Rushed into coaching at Ann Arbor Huron, Waleed Samaha has the River Rats playing inspired ball
Ann Arbor – The athletic department at Ann Arbor Huron received quite a surprise on Nov. 6 when Lindsey Klemmer, for personal reasons, resigned as the varsity girls basketball coach. That day was the official start of practice for the season for a young and inexperienced Huron team.
Opportunities take many forms but the last thing Waleed Samaha thought of at this time was coaching a female basketball team at any level. Samaha, a longtime coach within the boys basketball program at Huron, spent the previous season at Michigan working as an administrative assistant within the men’s basketball program.
Circumstances forced Huron administrators to act quickly and Samaha got the call to step in immediately as Huron’s girls varsity coach. Some might have declined the offer but Samaha knew someone needed to take action and quickly. He took it and it’s likely those at Huron couldn’t have made a better decision.
Huron lost its first game of the season but has since reeled off eight consecutive victories and the last two were over two quality Class A teams (Grand Haven and Macomb Dakota). This run has prompted State Champs to move the River Rats into the Class A top 10 rankings at No. 8.
No one could see Huron having so much success so soon including Samaha. Huron has been one of the top programs in southeast Michigan for years first under Steve Vinson and then last season with Klemmer as coach. The River Rats reached lost to Southfield A&T in a quarterfinal last season but four key components of that team graduated including three who are playing in college. Returning were Shamim Wambere, one of three seniors on the team, and junior Eden Johnson, two 6-foot interior players. Wambere started and Johnson was the top reserve. Two freshmen, now sophomores, Alexa Lyon and Reeya Patel, played mop-up minutes and little more. No other player on this season’s team saw playing time last season.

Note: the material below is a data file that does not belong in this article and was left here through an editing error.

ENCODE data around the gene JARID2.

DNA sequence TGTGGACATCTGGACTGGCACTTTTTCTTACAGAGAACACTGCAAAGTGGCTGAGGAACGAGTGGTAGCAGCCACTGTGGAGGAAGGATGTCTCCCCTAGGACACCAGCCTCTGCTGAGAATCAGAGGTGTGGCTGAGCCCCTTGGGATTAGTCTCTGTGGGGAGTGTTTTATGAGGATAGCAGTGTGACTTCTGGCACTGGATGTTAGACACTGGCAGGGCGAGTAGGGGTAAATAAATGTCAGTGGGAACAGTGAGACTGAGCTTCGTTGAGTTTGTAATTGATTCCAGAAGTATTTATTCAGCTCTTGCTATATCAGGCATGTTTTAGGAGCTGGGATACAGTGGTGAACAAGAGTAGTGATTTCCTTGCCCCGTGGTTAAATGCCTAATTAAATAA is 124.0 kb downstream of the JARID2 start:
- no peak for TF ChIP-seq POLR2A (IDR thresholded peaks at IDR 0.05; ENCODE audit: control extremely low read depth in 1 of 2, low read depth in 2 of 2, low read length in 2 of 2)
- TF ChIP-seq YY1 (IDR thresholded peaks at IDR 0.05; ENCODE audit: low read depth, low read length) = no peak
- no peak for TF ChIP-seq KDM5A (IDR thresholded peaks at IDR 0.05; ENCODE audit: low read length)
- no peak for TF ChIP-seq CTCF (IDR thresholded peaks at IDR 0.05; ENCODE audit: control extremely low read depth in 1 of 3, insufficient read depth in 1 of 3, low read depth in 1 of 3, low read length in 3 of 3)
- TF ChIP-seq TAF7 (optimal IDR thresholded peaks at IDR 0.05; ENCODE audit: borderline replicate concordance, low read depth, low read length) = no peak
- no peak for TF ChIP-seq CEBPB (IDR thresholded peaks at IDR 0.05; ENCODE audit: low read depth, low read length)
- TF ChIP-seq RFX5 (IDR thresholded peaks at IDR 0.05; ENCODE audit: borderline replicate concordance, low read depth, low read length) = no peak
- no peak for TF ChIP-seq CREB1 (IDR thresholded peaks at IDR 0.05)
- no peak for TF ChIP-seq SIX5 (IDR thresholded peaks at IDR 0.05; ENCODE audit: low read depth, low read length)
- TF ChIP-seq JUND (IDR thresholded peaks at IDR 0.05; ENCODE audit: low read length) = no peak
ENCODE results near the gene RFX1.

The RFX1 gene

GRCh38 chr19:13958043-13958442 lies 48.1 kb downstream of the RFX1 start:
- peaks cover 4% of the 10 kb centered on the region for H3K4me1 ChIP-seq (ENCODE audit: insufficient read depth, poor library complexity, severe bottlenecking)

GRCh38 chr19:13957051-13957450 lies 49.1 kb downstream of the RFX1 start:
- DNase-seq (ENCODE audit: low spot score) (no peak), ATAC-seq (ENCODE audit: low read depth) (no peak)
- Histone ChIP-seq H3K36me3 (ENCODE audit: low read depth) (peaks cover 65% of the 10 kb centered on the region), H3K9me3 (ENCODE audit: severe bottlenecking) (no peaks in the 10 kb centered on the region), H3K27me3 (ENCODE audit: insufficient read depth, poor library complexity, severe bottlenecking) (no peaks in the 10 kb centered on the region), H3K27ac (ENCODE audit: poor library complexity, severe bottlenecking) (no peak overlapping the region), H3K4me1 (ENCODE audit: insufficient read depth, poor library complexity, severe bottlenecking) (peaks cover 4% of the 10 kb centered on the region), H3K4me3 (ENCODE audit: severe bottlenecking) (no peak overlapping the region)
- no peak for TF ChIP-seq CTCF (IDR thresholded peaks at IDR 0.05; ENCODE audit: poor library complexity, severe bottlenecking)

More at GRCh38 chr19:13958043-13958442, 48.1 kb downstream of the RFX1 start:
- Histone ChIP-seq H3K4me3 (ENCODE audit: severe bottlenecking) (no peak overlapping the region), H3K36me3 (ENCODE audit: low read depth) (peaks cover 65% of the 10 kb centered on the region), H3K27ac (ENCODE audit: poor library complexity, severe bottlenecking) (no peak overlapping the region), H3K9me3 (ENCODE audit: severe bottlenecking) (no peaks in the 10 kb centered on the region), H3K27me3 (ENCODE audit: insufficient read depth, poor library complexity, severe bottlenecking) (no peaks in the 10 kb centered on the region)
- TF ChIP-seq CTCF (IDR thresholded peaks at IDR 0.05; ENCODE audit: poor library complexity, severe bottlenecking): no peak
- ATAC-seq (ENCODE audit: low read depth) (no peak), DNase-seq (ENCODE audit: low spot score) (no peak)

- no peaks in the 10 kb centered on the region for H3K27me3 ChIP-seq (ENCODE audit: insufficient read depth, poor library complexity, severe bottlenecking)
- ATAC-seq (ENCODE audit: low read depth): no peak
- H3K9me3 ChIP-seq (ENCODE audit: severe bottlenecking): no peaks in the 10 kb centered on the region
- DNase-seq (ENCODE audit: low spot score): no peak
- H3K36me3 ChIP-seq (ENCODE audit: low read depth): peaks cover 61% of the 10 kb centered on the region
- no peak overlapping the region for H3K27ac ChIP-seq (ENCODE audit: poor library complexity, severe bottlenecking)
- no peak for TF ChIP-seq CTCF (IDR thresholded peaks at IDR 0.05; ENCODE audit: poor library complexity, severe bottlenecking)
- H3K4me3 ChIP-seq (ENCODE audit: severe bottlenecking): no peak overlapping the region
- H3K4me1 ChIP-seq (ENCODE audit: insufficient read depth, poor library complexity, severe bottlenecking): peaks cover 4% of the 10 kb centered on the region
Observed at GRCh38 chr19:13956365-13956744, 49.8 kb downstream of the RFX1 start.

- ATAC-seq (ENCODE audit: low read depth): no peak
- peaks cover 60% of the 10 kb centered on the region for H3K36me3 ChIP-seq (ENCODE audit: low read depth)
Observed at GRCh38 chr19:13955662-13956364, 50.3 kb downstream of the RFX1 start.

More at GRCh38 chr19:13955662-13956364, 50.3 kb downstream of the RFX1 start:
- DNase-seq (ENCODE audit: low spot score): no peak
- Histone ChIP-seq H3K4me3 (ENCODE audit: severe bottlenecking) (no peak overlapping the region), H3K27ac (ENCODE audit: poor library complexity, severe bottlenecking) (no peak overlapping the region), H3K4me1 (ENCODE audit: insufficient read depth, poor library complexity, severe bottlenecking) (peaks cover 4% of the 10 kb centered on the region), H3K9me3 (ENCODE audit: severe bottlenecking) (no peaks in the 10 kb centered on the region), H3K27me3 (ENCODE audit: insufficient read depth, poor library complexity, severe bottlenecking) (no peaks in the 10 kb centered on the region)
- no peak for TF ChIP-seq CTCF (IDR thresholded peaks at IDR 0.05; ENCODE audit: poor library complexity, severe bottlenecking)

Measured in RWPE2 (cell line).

Add to this the fact that this would be a completely new system one that would stress an up tempo pace with a defense that pressed full court for 32 minutes.
“We’re winning the turnover margin,” Samaha said. “But we really hurt ourselves when we turn it over.
“We have growing pains in the backcourt. Those last two wins were quality wins. We grind. We’re still a work in progress. We go 10 deep and we’re trying to keep the energy alive on defense.”
Huron is forcing an average of 26 turnovers per game and this aggressive defensive style of defense triggers its offense.
A case in point was last Friday’s 57-47 victory at Dakota (6-1), a team that was ranked No. 6 in Class A. Dakota features one of the state’s top sophomores in 6-1 Cameron Grant and Samaha did his best to have his team limit Grant’s effectiveness but making it a 94-foot game, not one won in the half court. Johnson had a marvelous game finishing with 23 points, 10 rebounds and five steals.
“I feel we’re not even close to where we could be,” Samaha said. “I see progress. We have a high ceiling.”
Next for Huron is another road game against Ypsilanti Arbor Prep (6-2), a Class B finalist last season that’s ranked No. 5 in Class C. That nonleague game is Tuesday and will be followed by a Southeastern Conference game on Friday at home against Monroe (7-2, 2-1).